Nearly half the areas earmarked for fast-tracked housing development by a flagship government scheme are at significant risk of flooding, making thousands of new homes potentially uninsurable, according to a Greenpeace investigation.
The sites targeted by a recent house-building drive unveiled by Chancellor George Osborne include two areas threatened by the latest floods and others which were inundated during previous emergencies, Greenpeace can reveal today.
The findings will raise more questions about the government’s approach to flood risk management amidst growing controversy over delays in the construction of flood defences for existing homes in areas hit by flooding in Cumbria and Lancashire.
Earlier this year, the Chancellor announced a flagship housing scheme which saw 20 brownfield sites around the country designated as new ‘housing zones’, with local councils given access to money and experts to expedite the building process.
Greenpeace UK researchers used details obtained through Freedom of Information requests to plot the location of these housing zones, and cross-referenced this with flood risk maps from the Environment Agency.
They found around nine of the 20 zones, comprising a total of 9,000 planned new homes, are in areas now identified as being partially or fully at risk from flooding. Under the terms of a new government flood-insurance scheme soon to be implemented, these properties would be excluded from cover. This would leave homeowners reliant on commercial insurers who may choose not to insure homes built in flood zones, or do so at prohibitively expensive rates.
A spokesperson for Flood Re confirmed to Greenpeace that ‘properties built from 2009 onwards’ in flood-risk areas are still excluded from the government scheme, adding: “It would be irresponsible to incentivise developers to build in such areas simply because those properties could have their insured flood risk ceded to Flood Re.”
Greenpeace UK also obtained new figures showing that the number of people employed by the Environment Agency to work on Flood and Coastal Erosion Risk Management fell by 230 – a 5% cut – in the last three years. The agency plays a key role advising councils on flood risk.
Commenting on the findings, Greenpeace UK chief scientist Dr Doug Parr said: “The current flood emergency isn’t even over yet, and the government is already storing up the next one. Rushing to build thousands of new homes in flood-risk areas whilst at the same time cutting flood protection staff is a recipe for disaster. David Cameron’s lofty rhetoric at the UN climate summit is helpful, but if he’s serious about protecting Britain from the impacts of climate change, these words need to translate into climate-savvy policies on the ground. When it comes to energy, flood defences, and other big infrastructure projects, we need the government’s hands to start following what the government’s mouth is saying rather than acting of their own accord.”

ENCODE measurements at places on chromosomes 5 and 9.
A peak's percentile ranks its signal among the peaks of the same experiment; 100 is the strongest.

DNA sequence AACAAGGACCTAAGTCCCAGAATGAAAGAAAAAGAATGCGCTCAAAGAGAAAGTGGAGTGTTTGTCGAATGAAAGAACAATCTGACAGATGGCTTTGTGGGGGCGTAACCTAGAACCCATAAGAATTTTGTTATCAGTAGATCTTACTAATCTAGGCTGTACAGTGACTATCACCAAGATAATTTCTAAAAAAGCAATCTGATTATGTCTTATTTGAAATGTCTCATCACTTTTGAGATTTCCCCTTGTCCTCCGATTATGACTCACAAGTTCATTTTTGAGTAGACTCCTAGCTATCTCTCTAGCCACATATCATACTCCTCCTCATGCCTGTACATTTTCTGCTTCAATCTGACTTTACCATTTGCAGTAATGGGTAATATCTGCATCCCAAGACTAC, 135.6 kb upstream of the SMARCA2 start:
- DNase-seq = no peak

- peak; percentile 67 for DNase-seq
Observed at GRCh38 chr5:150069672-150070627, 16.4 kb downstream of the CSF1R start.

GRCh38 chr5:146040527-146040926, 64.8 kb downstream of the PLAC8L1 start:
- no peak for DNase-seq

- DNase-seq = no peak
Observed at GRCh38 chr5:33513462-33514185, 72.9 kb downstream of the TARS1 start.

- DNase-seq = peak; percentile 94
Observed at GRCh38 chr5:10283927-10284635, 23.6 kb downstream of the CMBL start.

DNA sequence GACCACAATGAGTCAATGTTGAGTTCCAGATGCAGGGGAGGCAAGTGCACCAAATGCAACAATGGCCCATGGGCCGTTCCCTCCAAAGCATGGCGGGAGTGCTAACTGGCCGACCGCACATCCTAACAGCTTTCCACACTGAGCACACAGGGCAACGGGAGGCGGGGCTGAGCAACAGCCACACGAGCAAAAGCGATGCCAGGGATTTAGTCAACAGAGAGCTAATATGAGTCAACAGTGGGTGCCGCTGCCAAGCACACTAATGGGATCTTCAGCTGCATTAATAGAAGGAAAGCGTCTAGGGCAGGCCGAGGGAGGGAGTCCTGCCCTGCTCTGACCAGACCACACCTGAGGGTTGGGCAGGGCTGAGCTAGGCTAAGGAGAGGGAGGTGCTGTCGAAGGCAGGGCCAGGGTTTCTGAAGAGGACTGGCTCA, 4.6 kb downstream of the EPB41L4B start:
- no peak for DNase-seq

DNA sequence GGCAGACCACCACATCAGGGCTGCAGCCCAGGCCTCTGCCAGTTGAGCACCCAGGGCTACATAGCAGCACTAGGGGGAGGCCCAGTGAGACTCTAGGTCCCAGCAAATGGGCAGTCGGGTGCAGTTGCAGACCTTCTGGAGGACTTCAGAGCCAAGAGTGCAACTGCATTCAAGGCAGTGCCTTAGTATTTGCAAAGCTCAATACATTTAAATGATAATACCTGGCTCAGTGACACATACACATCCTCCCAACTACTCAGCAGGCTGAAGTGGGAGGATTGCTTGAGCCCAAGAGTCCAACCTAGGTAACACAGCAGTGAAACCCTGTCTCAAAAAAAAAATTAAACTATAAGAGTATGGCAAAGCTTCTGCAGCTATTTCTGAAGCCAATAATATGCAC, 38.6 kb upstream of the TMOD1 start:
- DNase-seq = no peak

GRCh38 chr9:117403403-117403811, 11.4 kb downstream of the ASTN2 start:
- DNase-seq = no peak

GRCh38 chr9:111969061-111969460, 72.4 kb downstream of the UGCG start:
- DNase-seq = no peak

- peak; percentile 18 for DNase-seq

In Yorkshire there are flood warnings along the River Ouse in zones ministers have allocated for major new homebuilding, while in Wakefield areas near to proposed developments were underwater last month. One housing zone not marked as ‘at risk’ is planned for Ashchurch, Tewskbury, an area which has seen flooding hit in the past week.
The new housing zones located in areas at risk of flooding include:
- Around 1,000 homes planned for Hinkley, Bridgwater in Somerset, one of the areas that was totally inundated in the floods of 2014. Those floods were labelled a “major incident”. The local district council has paid out more than £280,000 in grants and tax relief to flood victims in the last three years.
- Another of the areas identified for new building is in Greater Gainsborough in Lincolnshire. At least 750 houses are planned in 15 sites around the towns of Gainsborough and Morton- however those in Morton are at high risk of flooding with no defenses. The borough council that is responsible for Morton has seen its flood prevention budget drop by 24% compared to last year.
- In Wakefield, Yorkshire town planners are pushing forward plans to develop 1,200 new homes in a development on the banks of the Aire river, near to the town of Castleford. Last August, Castleford flooded and, according to local news reports, was under around five foot of water. Motorists had to be rescued from submerged cars.